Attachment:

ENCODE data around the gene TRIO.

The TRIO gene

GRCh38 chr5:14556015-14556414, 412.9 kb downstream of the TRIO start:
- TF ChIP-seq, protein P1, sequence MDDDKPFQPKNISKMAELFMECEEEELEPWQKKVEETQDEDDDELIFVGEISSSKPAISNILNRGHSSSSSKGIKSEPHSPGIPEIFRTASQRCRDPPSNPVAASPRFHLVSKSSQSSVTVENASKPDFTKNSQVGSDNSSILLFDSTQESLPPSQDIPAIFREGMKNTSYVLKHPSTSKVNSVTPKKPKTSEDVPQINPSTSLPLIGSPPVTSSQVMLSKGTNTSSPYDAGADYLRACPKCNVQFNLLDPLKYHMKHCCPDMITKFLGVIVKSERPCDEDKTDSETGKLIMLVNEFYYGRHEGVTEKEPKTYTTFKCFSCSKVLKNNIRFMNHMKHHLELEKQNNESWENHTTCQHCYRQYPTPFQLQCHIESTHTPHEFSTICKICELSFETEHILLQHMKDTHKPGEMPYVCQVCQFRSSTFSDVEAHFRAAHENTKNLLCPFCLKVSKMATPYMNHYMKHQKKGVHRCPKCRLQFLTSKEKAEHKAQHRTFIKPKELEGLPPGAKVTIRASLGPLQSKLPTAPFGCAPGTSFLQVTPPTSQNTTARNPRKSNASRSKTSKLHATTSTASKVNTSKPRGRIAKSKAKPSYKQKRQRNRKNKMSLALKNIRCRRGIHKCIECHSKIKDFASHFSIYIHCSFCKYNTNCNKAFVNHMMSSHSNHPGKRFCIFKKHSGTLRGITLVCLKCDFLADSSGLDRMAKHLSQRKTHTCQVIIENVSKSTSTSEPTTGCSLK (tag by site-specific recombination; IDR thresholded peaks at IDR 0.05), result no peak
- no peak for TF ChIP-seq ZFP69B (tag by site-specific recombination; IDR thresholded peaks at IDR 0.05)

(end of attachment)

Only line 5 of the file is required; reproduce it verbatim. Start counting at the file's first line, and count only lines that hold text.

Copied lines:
- no peak for TF ChIP-seq ZFP69B (tag by site-specific recombination; IDR thresholded peaks at IDR 0.05)